Suffolk Magistrate Maura Hennigan may be facing scrutiny from state Ethics Commission
Two months after her political committee paid a fine for a violation of campaign finance rules, Suffolk Superior Court Clerk Magistrate Maura Hennigan may be facing additional scrutiny from state regulators.
Hennigan said Monday by phone that she recently received a letter from the State Ethics Commission informing her that the commission will contact her about the fundraising issues brought about by the state Office of Campaign and Political Finance.
That office fined her committee $2,000 after regulators said some of her employees helped prepare fundraising materials for her campaign committee, on government time, in her courthouse office. State law prohibits state employees from participating in political campaign activities while on the job.
Hennigan said Monday that the Ethics Commission letter referenced “the same issue that OCPF dealt with,” but she said she does not have specifics on what the commission is interested in discussing with her.
“I did put a phone call in, and I’m waiting to hear,” Hennigan said. “That’s basically all I can say.”
The Ethics Commission has begun calling potential witnesses about the matter, according to a person with knowledge of the case who is not authorized to discuss it publicly.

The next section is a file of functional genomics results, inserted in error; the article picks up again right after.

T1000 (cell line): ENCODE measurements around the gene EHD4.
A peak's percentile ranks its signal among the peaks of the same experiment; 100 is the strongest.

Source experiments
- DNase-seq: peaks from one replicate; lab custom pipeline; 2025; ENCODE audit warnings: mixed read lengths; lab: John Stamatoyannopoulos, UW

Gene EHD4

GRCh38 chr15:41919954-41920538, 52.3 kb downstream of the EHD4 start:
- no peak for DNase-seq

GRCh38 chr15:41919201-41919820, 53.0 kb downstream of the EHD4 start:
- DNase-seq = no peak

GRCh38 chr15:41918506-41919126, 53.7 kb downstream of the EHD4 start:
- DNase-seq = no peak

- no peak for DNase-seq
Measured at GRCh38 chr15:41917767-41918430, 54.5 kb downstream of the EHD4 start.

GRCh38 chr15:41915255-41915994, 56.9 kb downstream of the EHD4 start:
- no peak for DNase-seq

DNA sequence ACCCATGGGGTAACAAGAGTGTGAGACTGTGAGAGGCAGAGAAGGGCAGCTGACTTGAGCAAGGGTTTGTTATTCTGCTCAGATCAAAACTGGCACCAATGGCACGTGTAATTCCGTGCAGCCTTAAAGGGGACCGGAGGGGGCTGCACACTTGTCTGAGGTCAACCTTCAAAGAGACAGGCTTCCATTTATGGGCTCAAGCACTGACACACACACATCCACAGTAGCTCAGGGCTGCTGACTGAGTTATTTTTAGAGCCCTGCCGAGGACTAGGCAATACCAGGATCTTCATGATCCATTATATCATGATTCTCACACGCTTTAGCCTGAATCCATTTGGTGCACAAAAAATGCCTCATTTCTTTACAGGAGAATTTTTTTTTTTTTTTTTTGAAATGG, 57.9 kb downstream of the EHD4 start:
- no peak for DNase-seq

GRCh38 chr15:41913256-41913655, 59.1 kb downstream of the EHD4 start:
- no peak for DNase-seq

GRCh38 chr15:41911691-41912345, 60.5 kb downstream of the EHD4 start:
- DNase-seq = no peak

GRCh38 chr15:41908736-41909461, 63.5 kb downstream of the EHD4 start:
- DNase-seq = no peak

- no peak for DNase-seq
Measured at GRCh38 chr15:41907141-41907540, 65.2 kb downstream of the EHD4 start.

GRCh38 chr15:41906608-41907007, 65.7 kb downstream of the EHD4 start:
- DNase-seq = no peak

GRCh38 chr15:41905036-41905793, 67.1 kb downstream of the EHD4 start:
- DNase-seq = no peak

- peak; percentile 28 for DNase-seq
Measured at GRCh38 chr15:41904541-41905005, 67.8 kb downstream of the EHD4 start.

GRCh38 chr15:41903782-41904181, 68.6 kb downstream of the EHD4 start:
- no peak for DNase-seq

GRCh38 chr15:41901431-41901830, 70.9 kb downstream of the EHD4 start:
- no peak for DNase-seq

A commission spokesman said Monday that the commission does not confirm or deny investigations.
Campaign finance regulators found that Hennigan asked a campaign volunteer on Nov. 22, 2011 to pick up the fundraising materials at a printing shop and bring them to the courthouse where two employees brought them into a conference room in the clerk’s office.
“It is our understanding that up to five Clerk’s office employees worked in the conference room that afternoon placing address labels on envelopes for the Hennigan Committee mailing,” OCPF Director Michael J. Sullivan wrote in a letter to Hennigan this spring. “...Employees of the clerk’s office are public employees and therefore should not … be conducting campaign related activity during their work day.”
Hennigan Monday said she did not direct the activity in question.
“It was an unfortunate incident that happened, and I certainly regret that it happened, but I did not direct it,” she said.
She said her employees have undergone training to ensure they understand the law, and that she will cooperate with the Ethics Commission.Maria Cramer of the Globe Staff contributed to this report. Travis Andersen can be reached at email@example.com
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